Health Care, Massachusetts, and Nukes

Health care and nuclear proliferation seem to have little to do with each other. But right now the President’s ambitious nuclear non-proliferation agenda — the issue for which he received the Nobel Prize — is hanging in the balance.

Should congress fall into a state of paralysis or drastically scale back its ambition; should the health care bill get broken up and therefore eat up more of the legislative calendar; should Republican Senators continue to utilize the politics of obstruction with no political cost; and should Democrats cower in the face of this opposition — the President’s nuclear agenda, along with many other progressive priorities, will be in deep trouble. Strobe Talbott, the President of the Brookings Institution, said at a panel yesterday:

You might say what could Massachusetts possibly have to do with the arms control agenda? I think actually quite a bit. In so far as there is a partisan square-off on a lot the issues of President Obama’s agenda … the defensiveness of the Administration with regard to say health care is likely to tie over into additional difficulty with regard to other pieces of legislation, including the ratification of treaties.

The treaties that Talbott is referring to are a new Strategic Arms Reduction Treaty (START) with the Russians and the Comprehensive Test Ban Treaty (CTBT). Both of these treaties are critical to non-proliferation efforts not just on their merits, but also because these treaties demonstrate America’s seriousness about nuclear proliferation and arms reductions. 2010 is critical for the nuclear agenda, as there are two major international conferences in April and May at which the President will seek to convince other countries to do more to combat nuclear proliferation. But getting others to do more, requires the United States to actually take action and lead by example.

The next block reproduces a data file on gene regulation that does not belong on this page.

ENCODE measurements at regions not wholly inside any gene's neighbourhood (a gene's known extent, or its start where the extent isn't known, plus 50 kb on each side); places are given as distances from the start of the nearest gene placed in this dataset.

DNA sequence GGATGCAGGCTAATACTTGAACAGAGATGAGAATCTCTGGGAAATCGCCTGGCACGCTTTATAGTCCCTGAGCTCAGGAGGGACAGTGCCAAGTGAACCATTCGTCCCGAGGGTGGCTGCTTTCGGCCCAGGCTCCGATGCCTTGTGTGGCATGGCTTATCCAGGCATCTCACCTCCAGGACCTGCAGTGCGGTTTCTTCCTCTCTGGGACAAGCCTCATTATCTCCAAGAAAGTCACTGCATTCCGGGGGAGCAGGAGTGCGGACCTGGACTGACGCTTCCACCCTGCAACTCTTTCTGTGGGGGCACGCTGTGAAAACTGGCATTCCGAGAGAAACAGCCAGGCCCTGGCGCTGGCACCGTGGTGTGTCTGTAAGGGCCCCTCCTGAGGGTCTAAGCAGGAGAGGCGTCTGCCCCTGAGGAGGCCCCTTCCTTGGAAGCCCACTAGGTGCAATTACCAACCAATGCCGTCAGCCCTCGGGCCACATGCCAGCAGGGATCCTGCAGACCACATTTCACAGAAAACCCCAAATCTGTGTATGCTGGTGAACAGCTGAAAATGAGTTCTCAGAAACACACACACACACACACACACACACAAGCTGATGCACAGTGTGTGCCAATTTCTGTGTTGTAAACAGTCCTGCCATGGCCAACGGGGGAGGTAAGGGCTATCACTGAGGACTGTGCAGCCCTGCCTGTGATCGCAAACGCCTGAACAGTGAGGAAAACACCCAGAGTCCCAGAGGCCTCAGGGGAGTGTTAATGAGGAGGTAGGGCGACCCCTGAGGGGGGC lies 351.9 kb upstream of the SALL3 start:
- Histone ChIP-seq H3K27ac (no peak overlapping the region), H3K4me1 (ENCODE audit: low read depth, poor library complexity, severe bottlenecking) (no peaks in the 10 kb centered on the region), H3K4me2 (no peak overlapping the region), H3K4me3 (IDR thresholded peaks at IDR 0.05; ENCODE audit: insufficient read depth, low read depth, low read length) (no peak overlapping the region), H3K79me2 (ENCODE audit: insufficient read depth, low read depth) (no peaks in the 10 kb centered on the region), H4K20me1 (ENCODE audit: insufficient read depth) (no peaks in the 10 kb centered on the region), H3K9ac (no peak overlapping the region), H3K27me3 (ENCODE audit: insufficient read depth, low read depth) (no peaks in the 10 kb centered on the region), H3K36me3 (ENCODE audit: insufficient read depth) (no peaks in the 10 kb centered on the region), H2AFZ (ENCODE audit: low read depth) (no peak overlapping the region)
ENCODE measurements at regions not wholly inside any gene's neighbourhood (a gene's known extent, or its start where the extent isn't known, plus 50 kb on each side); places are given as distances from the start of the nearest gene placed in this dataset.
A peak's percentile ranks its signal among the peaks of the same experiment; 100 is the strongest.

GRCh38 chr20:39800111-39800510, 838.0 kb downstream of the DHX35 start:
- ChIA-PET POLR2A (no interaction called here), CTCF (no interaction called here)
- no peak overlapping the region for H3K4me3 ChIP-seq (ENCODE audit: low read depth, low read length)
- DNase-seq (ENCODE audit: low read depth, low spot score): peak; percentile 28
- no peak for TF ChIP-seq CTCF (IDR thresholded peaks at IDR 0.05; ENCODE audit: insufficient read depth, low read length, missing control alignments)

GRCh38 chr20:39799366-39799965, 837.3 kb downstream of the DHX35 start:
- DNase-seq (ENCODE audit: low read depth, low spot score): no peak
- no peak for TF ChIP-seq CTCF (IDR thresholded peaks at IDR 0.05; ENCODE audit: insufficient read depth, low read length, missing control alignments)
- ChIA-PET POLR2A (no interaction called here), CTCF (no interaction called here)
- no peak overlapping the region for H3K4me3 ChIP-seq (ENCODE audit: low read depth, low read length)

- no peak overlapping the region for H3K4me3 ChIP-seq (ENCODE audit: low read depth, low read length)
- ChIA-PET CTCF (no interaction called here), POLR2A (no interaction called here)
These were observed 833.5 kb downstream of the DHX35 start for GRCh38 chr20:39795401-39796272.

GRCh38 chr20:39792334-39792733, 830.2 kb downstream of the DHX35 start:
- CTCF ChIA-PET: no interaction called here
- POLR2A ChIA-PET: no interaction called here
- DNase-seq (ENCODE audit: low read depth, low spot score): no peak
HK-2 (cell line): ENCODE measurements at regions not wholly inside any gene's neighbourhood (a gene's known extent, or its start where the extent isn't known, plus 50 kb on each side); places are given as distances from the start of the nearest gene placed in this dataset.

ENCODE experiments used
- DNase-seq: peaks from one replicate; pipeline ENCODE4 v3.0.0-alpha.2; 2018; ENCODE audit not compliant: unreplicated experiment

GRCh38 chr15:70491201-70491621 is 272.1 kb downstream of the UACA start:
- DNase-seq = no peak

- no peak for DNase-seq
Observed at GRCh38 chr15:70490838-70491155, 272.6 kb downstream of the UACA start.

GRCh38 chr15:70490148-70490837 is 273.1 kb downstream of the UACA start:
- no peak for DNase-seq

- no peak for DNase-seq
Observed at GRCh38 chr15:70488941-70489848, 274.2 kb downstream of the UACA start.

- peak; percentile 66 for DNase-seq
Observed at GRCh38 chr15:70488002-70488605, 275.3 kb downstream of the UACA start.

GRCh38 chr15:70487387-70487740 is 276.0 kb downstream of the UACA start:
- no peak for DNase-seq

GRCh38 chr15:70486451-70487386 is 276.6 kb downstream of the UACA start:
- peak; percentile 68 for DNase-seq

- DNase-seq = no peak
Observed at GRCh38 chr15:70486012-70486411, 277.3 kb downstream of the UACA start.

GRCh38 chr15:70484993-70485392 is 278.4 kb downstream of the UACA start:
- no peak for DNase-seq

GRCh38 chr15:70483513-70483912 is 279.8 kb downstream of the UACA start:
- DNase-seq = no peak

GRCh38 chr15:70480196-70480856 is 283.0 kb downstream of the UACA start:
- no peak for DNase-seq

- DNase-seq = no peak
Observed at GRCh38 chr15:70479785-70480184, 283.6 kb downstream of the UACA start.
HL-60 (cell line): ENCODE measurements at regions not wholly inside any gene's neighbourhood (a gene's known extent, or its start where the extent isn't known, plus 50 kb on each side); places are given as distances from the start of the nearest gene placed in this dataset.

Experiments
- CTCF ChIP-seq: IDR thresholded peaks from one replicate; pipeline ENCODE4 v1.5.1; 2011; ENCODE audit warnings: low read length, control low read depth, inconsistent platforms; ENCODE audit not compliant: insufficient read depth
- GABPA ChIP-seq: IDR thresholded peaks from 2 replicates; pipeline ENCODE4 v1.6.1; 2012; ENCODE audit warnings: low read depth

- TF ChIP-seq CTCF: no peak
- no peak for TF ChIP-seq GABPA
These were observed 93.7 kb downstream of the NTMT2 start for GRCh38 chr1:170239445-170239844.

It is not just that the world won’t become safer if these conferences are unsuccessful, it is that the world could get a whole lot less safe. The great danger is that an unsuccessful NPT review conference, which happens every 5 years and will take place in May, could further erode states’ confidence in the non-proliferation regime, putting us closer to a cascade of nuclear proliferation. In other words, failing to act on these treaties could have really dangerous consequences.

It has long been clear that the CTBT would be particularly hard, since many GOP Senators remain bizarrely committed to the explosive testing of nuclear weapons (yes you read that write). Yet the expectation has been that ratifying a new START treaty would be relatively uncontroversial. A new START treaty has had significant bipartisan support, since it is after all an advancement of the original treaty negotiated under Ronald Reagan.

However, ratifying a new treaty would be the biggest tangible foreign policy accomplishment of President Obama’s tenure — a fact that may mobilize the Senate GOP to attempt to block any new agreement. Senate Republicans led by Jon Kyl have been making quite a bit of noise already and have been throwing out disingenuous arguments to undercut the Administration’s efforts. This seems to indicate that Senate ideologues like Kyl are looking for reasons to oppose a new deal. While there are Republican Senators, like Richard Lugar, that will in all likelihood support a START treaty, treaties need 67 votes.

Should Senate Republicans conclude that continuing to pursue a politics of obstruction and therefore blocking these critical treaties will have little if any political cost — and would alternatively offer some political gain by hurting the President — they will go nowhere and as a result so will the President’s nuclear agenda.